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After “Yes,” Holding It All Together

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Agents in the insurance industry can be very persuasive. It’s why the “cooling off period” was invented. Clients usually have a 14-day period to cancel after agreeing to buy an insurance product. 

(Related: 6 Tactful Ways to Ask for the Order)

You gave your new client your best recommendations. You want the business to stay in place, the client to be happy and more business to follow. What should you do after the prospect says yes?

Why Trades Get Into Trouble

Let’s assume you provide a range of services to your clients including investments in addition to insurance. You talk about wealth management with your clients. In this case you are suggesting they work with a professional money manager available on your firm’s fee-based asset-management platform. This is an investment, not an insurance product. Different rules may apply.

The first problem: You are sitting in their kitchen delivering your presentation. You are enthusiastic, fielding questions as they come. The energy level is high. Finally the client says: “Alright already. Show me where I need to sign.” They complete the paperwork and write out a check.

Suddenly the temperature in the room changes. You are calm. You are also smiling. You gather up the paperwork and leave their house as fast as you can.

Your rationale: Didn’t I once hear that lawyers are told “When the judge says, ‘Not Guilty,’ close your briefcase and leave as fast as possible because no further good happens by staying around?”

The client’s rationale:  Didn’t I learn about zero sum games in college where there’s one winner and one loser? One of us just handed over a check. The other put on a big smile and cleared off as fast as possible. I think I know who the loser is.

Risk: They call to cancel or back out the next morning. (Paperwork might be involved.)

The second problem: The client didn’t cancel, but we are in the first couple of weeks since they signed the paperwork. No news is good news.

Your rationale: “Let sleeping dogs lie.” I’m not going to call.

The client’s rationale: She was in touch all the time. Then I agreed. I haven’t heard a word since. Maybe this isn’t such a good idea after all.

Risk: They call to cancel or back out. (Paperwork might be involved.)

Question (Image: Thinkstock)

(Image: Thinkstock)

So How Much Should I Keep in Touch?

Different conversations with a successful insurance agency owner and another financial advisor yielded another approach. Remember, we are talking investments in this example.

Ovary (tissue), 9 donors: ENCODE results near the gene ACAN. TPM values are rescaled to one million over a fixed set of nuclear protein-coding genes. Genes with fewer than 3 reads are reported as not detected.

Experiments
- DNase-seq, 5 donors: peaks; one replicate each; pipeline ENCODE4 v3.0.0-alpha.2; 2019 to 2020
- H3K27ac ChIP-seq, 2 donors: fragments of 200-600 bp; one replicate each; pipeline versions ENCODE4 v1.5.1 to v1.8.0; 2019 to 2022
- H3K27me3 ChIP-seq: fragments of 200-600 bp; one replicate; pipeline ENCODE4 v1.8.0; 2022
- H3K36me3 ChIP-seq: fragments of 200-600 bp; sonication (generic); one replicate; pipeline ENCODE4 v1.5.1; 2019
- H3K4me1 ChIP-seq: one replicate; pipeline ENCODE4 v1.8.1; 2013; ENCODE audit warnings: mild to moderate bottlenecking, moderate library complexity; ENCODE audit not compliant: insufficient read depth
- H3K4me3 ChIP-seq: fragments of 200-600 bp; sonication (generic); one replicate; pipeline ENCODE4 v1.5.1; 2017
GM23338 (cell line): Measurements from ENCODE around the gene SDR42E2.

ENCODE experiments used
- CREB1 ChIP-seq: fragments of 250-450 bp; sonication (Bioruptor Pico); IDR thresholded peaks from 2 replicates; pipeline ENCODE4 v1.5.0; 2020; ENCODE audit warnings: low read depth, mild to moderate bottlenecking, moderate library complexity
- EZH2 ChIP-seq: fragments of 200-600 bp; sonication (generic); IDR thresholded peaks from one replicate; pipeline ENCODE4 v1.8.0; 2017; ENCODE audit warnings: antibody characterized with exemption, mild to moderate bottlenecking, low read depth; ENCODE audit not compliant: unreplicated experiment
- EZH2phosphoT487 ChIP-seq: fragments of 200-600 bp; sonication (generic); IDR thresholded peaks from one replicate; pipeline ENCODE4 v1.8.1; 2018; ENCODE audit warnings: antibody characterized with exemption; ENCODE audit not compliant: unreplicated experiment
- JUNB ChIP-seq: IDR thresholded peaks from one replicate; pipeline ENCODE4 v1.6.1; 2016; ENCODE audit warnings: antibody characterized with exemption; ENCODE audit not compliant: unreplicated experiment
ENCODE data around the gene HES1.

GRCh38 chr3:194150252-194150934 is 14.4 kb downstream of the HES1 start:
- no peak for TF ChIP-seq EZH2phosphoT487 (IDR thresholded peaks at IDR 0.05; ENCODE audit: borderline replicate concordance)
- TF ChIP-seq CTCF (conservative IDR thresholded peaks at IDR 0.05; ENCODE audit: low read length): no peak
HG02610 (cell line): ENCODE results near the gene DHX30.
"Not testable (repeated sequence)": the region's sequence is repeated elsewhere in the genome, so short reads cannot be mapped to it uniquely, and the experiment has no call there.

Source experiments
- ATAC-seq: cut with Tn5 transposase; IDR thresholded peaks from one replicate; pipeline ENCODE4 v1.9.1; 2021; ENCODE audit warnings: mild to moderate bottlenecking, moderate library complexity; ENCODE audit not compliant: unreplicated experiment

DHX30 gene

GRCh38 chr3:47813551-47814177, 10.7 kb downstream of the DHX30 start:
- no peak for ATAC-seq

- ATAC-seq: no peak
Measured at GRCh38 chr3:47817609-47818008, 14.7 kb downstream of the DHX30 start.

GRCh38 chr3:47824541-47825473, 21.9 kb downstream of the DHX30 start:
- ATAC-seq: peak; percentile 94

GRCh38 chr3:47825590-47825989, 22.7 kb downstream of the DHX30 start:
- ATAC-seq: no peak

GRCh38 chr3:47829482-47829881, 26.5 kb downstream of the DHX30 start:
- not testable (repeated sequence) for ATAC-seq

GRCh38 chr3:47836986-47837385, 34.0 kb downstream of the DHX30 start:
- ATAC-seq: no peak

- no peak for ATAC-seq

1. Immediately after they agree, congratulate them on making a good decision. Explain why this should help improve their situation going forward or help get them closer to their goals;

  2. Review what you will be doing. “We will be sending this money to Abracadabra Investments, one of our money managers…”  This is also known as “reading back the order”, a requirement in the financial services industry. This is in place so the client knows exactly what they agreed to.

  3. Explain “life after the investment starts.” You might say: “Have you ever worked with a professional money manager before? You will get lots of trade confirmations in the mail. Open them, look at them. Save them. We will talk later.”

  4. It’s a couple of days later. Call with an update: “The money manager has confirmed receipt of the money. They are buying stocks now. Those confirmations will come soon.” Also explain: “Your first statement should arrive in the first days of next month. I would like you to call me when you get it.” Here’s the rationale: The first statement is often confusing. They may wonder “Where’s my money?” They will wonder if it’s gone up or down. You will want to walk them though, page by page.

  5. It’s the beginning of the next month. The statement is available online. (You referenced the print version in your conversation.) You are pretty confident they’ve got the print version. You don’t wait for their call! You call first! If they have the statement, that’s great! If not, you walk them through how to access it online, a behavior you want to encourage. You review it together, either the print or online version.

What Have We Done?

This is a “high touch” way to initiate a new client relationship. You have initiated contacts. You have prepared them for mail that will follow. You have acted, not reacted.

Does this take work? Yes. However, if you take the “stay silent” approach mentioned earlier, you might win the sale but lose the relationship. You want a satisfied client who will transfer in additional assets and also refer friends.

— Read 7 Reasons Why Friends Prefer Doing Business With You on ThinkAdvisor.


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